In 1914, Turkey entered World War I with Germany. The Armenians—tired of centuries of Turkish abuse—formed volunteer armies and joined Russia on the opposing side. As a response, Turkish religious leaders declared holy war on all non-allied Christians. This included the Armenians, who were deemed traitors by Turkish military leaders. The Turkish government then pushed for the “removal” of Armenians from war zones, foreshadowing the unthinkable atrocity to follow soon after.

The Armenian Genocide

April 24th, 1915 is recognized as the start of the Armenian Genocide. On this day, several hundred Armenian intellectuals were sent on a death march through the desert without food or water, killing hundreds. Over the course of the next seven years, the Ottoman government was responsible for the murder of 1.5 million people. Killing squads were assembled to drown and burn Armenians alive, throw them off cliffs, and slaughter them in other horrific ways. Children were kidnapped, converted to Islam and given to Turkish families. Armenian civilians were subjected to medical experimentation and given dangerous drugs or poisoned. Others were deported from the region entirely or sent to concentration camps—it is estimated that there were around 25 concentration camps throughout the country. The military group carrying out these atrocities was called The Special Organization.

1922 is considered the formal end of the Armenian genocide and only 338,000 Armenians remained in the region. The Young Turks, the perpetrators of the genocide, fled to Germany, where they were given protection from the prosecution of these crimes.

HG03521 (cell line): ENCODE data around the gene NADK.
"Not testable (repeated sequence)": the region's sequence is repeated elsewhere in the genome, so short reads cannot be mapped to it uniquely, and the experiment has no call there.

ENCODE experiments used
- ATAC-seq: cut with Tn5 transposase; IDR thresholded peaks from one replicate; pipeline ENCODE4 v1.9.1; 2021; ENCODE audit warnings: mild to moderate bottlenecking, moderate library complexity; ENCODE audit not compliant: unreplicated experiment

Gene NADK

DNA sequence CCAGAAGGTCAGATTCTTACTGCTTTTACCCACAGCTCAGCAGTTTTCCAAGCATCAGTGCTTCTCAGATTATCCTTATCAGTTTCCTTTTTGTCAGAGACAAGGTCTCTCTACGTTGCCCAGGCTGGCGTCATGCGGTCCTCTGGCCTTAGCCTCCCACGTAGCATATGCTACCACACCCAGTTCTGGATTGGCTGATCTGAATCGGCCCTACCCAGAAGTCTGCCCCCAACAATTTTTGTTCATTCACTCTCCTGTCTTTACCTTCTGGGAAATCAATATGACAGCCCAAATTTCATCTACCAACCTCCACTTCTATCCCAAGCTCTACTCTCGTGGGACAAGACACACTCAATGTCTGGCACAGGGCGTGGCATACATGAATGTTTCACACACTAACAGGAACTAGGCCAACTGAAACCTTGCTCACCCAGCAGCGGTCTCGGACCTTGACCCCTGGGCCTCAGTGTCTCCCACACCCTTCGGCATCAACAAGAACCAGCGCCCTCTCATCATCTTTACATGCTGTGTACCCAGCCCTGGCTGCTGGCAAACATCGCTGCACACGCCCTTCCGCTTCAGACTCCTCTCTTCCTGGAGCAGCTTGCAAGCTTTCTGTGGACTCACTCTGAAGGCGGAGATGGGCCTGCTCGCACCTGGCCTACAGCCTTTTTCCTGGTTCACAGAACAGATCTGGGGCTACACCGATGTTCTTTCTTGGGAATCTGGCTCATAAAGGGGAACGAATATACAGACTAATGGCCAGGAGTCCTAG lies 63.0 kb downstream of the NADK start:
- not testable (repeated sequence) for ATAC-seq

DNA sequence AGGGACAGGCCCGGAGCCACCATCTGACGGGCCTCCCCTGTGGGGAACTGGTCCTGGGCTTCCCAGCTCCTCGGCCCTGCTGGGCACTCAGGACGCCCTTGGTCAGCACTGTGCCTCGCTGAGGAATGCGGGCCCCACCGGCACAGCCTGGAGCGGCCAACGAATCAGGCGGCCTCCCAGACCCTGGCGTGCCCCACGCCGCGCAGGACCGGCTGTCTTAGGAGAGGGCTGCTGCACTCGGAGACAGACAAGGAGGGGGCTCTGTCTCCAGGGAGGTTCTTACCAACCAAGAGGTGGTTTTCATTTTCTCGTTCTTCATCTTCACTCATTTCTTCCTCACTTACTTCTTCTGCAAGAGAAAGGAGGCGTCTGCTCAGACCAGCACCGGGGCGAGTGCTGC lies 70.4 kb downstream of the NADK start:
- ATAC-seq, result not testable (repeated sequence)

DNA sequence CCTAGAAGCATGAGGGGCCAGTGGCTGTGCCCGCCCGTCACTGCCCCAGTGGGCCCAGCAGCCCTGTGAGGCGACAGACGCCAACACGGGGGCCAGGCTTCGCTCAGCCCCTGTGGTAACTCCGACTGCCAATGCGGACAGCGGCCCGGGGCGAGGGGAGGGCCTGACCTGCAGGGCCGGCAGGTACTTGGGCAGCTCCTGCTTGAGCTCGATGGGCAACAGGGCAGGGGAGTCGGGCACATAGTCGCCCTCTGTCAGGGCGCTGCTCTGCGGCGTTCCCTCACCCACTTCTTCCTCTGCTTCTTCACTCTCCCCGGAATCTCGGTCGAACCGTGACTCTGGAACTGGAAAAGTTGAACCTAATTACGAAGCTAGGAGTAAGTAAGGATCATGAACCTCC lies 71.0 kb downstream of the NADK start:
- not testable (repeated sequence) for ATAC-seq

Aftermath

To this day, the Armenian genocide is rarely talked about or recognized as such. The perpetrators never faced punishment for their crimes and even the word “genocide” is controversial—a recent poll shows 91% of Turks do not agree that the slaughter of 1.5 million Armenians was a genocide. Turkey acknowledges the genocide only as a massacre, and many citizens of Turkey refuse to acknowledge it at all. The Turkish government persists in saying that it was simply a religious conflict between Muslims and Christians, not the systematic murder of innocent Armenian men, women and children. Turkey also reports the death toll much lower than 1.5 million—claiming only 300,000 lives lost. The current president of Turkey calls for “healing all wounds” between Turkey and Armenia, but still claims that Armenia is using the genocide as an excuse for “blackmail.”

The United States and the Armenian Genocide

During the Armenian Genocide, U.S. missionaries played a crucial role in helping save orphans and victims of violence. In 1916, the United States Congress created the Near East Relief organization (currently known as the Near East Foundation) which raised the equivalent of over $2 Billion (in current day dollars) to help survivors of the Genocide.

The United States first recognized the genocide in 1951, but due to a combination of political expediency, the political relationship with Turkey, and continued pressure from Turkey, the U.S. Government has remained complicit in the denial of this crime over the past 30 years. Acknowledging and honoring the millions lost in the Armenian Genocide matters to the Armenian community and to those who value truth and justice.

The Promise, and this related social justice campaign, can and will play an important role in the ongoing broader efforts to help bring the U.S. back to the right side on this issue.